Samson is saved! Crowdfunding campaign for iconic piece of Norwich history hits target
PUBLISHED: 11:14 23 March 2018 | UPDATED: 11:34 23 March 2018
A crowdfunding campaign to put one of the city’s most iconic figures back on display has hit its fundraising target.
More than 300 donors helped staff at the Museum of Norwich, at the Bridewell, raise the £15,000 needed to ensure the famous statue of Samson can come out of storage and go on display as the centrepiece of the museum’s first gallery.
The funds raised will enable the rare statue – carved from a single piece of oak and dates from the mid-17th century – to go back on display at the Museum of Norwich in a bespoke environmentally-controlled case, which will protect the fragile figure while making it accessible in its conserved form for the very first time.
The case and display area will take several months to complete. It is hoped the statue, currently in safe storage in the Norfolk Collections Centre at Gressenhall, will be unveiled in its new home by early 2019.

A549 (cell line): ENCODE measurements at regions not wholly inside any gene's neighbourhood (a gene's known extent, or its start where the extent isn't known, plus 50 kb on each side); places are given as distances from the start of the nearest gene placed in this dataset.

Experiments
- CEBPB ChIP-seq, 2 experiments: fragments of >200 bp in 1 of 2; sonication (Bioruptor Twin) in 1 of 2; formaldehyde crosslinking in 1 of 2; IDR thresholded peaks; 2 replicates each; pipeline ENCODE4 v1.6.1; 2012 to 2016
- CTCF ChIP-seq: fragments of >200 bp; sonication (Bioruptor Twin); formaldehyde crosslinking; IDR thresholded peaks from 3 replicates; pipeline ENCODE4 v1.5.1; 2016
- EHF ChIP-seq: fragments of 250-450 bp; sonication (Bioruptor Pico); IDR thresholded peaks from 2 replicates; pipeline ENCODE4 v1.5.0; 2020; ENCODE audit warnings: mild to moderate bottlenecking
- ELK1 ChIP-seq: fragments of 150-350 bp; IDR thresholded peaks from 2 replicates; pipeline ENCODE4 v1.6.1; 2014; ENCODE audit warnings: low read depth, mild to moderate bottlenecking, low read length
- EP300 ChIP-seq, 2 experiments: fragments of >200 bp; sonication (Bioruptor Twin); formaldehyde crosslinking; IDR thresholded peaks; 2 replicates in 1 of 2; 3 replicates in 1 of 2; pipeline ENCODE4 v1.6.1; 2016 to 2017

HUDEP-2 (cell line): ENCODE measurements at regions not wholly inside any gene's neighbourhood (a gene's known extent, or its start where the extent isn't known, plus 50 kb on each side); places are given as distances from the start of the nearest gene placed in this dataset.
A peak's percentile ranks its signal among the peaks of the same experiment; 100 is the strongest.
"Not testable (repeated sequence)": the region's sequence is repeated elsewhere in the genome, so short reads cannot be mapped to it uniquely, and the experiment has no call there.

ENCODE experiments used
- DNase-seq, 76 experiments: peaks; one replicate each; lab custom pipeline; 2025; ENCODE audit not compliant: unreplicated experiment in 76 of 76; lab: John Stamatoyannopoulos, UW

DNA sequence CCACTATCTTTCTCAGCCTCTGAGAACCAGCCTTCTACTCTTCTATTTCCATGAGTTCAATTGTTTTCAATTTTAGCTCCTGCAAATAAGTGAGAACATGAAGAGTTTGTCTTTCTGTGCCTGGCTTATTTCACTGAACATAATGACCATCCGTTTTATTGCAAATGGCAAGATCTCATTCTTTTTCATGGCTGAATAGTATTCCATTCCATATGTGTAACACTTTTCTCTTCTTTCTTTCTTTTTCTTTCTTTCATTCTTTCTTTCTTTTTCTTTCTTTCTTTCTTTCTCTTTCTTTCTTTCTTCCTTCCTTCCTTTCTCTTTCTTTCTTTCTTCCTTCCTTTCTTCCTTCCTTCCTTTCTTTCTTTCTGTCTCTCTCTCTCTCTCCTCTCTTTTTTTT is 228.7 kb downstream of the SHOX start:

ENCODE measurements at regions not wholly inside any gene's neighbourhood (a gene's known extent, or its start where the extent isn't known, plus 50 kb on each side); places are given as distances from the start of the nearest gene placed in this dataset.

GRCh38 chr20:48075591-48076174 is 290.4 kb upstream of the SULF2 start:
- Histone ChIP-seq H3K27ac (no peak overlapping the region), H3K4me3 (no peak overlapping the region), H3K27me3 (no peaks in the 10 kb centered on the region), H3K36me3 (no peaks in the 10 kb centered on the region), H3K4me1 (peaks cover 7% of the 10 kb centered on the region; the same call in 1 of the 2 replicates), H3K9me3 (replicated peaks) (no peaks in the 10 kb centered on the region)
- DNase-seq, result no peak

In the meantime donors to the campaign can look forward to receiving their Samson-related rewards which range from specially printed postcards, through to tote bags and limited edition prints featuring an image of Samson by Norwich-based artist Leanda Jaine Hughes.
Museum of Norwich Curator Jenny Caynes said: “We are beyond thrilled that we’ve reached our target thanks to a groundswell of support for this marvellous survivor from Norwich’s past.
“Many of our donors are local people for whom Samson clearly holds a special place in their hearts after his many years guarding the entrance to one of the city’s busiest nightspots.
“Since the campaign launched we’ve received many personal memories about Samson and the good times he represents for generations of local people.
“We’re very grateful to everyone who has contributed and are looking forward to displaying him in pride of place in the museum so everyone can enjoy him.”
Support from the Friends of Norwich Museums, The Paul Bassham Charitable Trust, The Geoffrey Watling Charity and the Norfolk and Norwich Archaeological Society were also crucial in getting the campaign over the line.
The campaign launched on February 13 via the Art Fund’s crowdfunding platform, Art Happens, at www.artfund.org/saving-samson
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